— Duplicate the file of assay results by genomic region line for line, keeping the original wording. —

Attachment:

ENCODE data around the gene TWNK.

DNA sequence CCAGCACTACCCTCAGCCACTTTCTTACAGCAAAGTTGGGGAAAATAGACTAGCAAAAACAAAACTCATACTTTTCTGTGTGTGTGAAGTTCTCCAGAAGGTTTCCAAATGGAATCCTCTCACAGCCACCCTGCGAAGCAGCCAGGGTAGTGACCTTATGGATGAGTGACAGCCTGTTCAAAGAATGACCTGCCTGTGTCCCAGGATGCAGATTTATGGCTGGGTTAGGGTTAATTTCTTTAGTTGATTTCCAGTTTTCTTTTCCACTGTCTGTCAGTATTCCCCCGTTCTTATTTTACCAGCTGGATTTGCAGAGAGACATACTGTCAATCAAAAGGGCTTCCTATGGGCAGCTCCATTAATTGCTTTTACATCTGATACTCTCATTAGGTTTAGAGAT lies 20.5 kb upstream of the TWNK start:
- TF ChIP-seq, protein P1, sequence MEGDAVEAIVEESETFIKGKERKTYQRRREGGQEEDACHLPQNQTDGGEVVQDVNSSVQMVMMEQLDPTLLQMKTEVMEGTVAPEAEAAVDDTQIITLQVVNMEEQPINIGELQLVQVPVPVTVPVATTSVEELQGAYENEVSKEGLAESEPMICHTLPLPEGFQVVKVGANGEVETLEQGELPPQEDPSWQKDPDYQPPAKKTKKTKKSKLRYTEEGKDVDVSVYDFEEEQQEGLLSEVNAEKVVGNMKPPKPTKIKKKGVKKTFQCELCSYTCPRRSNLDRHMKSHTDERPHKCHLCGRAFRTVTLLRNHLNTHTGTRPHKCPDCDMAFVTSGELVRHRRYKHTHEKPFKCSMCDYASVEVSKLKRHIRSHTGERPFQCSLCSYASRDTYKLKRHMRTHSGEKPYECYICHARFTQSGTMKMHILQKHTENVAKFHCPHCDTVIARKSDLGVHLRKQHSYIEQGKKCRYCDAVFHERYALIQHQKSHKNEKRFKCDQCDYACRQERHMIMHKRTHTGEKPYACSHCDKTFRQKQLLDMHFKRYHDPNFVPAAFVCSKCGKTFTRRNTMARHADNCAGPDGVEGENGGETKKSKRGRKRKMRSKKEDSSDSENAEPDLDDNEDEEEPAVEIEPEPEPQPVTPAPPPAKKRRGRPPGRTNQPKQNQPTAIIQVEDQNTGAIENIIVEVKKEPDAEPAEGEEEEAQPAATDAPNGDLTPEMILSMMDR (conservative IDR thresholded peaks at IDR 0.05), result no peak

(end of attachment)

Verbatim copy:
ENCODE data around the gene TWNK.

DNA sequence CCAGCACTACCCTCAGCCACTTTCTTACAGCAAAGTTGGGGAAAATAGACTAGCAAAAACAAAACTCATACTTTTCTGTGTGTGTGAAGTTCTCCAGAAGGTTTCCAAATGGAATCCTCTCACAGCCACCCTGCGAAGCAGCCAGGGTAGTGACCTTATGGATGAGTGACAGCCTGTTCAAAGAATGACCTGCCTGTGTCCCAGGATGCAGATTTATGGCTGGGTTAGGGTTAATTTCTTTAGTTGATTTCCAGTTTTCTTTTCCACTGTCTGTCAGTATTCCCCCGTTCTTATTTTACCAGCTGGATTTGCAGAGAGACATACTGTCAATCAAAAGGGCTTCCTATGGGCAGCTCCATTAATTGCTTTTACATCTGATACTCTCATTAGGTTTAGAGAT lies 20.5 kb upstream of the TWNK start:
- TF ChIP-seq, protein P1, sequence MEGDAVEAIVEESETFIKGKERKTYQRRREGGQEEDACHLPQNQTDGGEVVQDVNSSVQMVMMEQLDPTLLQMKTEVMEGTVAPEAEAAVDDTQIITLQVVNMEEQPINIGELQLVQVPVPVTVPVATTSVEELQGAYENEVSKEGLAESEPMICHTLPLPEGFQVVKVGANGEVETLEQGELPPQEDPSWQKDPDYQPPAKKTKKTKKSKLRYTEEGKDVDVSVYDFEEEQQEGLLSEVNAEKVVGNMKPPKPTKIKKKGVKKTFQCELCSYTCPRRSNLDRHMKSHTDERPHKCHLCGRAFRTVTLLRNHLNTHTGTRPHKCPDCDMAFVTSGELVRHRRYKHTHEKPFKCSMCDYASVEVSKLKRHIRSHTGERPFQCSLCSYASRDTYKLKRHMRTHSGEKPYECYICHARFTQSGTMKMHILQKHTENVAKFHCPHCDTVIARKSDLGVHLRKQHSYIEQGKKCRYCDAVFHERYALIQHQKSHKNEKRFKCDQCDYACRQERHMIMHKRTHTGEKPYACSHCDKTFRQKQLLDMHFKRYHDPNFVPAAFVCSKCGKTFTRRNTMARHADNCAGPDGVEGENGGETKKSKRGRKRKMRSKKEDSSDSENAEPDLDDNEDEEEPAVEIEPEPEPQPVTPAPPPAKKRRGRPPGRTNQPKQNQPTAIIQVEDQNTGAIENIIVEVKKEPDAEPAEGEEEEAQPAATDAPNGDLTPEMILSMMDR (conservative IDR thresholded peaks at IDR 0.05), result no peak